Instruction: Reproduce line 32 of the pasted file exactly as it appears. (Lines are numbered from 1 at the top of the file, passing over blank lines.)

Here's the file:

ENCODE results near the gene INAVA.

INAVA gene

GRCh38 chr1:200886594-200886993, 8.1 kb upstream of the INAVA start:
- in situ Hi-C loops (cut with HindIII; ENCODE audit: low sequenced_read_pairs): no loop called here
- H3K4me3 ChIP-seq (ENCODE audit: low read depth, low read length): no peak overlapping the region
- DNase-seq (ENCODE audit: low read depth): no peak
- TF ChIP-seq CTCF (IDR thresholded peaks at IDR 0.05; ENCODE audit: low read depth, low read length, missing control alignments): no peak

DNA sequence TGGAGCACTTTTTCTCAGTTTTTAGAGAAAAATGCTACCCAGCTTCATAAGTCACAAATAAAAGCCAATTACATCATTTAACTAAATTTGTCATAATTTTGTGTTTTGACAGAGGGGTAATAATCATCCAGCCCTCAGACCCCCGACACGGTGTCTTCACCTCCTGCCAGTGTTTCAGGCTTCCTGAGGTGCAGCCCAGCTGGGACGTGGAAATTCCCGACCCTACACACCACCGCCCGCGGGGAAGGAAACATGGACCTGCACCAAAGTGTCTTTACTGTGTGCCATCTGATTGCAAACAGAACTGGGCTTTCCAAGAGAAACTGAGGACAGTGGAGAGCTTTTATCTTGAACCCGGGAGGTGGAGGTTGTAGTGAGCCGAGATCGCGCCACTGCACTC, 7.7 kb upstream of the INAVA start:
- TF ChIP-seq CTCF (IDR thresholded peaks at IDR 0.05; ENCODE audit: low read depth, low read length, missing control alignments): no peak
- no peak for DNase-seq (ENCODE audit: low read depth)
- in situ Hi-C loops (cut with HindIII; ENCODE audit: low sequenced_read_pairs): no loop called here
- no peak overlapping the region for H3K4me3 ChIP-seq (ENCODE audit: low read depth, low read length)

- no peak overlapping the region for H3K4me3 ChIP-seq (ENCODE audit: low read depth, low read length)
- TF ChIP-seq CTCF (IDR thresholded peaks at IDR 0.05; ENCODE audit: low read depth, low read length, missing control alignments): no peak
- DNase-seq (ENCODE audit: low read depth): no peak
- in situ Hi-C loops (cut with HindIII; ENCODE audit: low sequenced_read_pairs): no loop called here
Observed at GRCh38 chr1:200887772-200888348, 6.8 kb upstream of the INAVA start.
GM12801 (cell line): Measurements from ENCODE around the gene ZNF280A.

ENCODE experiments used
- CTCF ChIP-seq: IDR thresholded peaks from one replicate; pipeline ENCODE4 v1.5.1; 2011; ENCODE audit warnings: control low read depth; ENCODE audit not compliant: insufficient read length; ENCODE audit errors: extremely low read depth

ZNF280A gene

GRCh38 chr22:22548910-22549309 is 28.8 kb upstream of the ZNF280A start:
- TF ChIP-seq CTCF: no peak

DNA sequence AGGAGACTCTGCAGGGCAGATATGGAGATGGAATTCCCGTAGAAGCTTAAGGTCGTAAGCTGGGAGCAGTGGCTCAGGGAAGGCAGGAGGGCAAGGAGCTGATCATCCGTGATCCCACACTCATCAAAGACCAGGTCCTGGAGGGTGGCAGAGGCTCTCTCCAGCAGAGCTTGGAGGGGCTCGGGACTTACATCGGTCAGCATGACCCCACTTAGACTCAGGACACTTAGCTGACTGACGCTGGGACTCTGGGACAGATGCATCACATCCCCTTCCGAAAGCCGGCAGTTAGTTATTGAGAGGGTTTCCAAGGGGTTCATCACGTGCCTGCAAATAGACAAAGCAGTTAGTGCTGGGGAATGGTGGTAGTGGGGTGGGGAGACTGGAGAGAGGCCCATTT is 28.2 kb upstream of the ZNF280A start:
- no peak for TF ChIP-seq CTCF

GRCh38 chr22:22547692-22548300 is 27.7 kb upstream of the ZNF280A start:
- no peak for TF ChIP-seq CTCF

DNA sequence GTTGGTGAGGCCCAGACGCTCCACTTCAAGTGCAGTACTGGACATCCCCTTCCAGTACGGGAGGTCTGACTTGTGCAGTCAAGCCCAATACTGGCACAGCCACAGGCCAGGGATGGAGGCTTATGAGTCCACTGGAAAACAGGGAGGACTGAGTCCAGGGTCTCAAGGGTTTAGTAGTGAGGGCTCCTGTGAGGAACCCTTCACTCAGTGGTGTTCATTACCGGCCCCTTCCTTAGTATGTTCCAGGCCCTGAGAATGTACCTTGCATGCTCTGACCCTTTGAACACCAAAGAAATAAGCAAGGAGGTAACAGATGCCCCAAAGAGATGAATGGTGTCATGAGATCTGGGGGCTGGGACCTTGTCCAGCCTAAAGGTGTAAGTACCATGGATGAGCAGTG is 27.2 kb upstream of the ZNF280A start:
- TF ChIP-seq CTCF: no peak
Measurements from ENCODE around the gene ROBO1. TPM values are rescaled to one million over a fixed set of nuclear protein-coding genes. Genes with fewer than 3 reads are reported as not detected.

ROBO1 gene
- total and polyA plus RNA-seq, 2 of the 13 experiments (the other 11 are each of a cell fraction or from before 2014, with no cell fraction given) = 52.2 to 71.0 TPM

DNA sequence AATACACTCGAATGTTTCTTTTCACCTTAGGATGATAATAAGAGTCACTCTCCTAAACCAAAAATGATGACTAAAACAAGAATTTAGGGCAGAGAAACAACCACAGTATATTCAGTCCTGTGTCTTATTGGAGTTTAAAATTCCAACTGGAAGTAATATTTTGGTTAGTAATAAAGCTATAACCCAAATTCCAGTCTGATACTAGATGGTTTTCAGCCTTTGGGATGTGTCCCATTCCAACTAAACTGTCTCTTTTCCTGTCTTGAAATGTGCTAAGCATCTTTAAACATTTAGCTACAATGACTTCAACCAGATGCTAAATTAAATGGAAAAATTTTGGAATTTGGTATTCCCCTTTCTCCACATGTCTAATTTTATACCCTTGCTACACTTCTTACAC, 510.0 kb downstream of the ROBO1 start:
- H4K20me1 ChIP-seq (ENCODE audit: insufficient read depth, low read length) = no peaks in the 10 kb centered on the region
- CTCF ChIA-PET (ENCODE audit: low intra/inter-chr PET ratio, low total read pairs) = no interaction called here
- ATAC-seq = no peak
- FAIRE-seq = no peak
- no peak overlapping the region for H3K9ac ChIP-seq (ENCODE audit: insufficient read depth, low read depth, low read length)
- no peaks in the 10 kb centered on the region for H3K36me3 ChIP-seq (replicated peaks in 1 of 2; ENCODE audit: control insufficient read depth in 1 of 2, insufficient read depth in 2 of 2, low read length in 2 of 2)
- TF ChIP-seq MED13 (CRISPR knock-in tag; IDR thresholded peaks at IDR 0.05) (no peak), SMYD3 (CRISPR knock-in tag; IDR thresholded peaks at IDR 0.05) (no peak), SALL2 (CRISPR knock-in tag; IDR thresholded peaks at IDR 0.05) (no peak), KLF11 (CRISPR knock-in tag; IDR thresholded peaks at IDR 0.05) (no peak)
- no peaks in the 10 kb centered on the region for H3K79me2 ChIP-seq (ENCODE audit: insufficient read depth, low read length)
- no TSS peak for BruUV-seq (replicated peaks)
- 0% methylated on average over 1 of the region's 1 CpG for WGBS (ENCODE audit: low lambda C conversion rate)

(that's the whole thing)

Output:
- total and polyA plus RNA-seq, 2 of the 13 experiments (the other 11 are each of a cell fraction or from before 2014, with no cell fraction given) = 52.2 to 71.0 TPM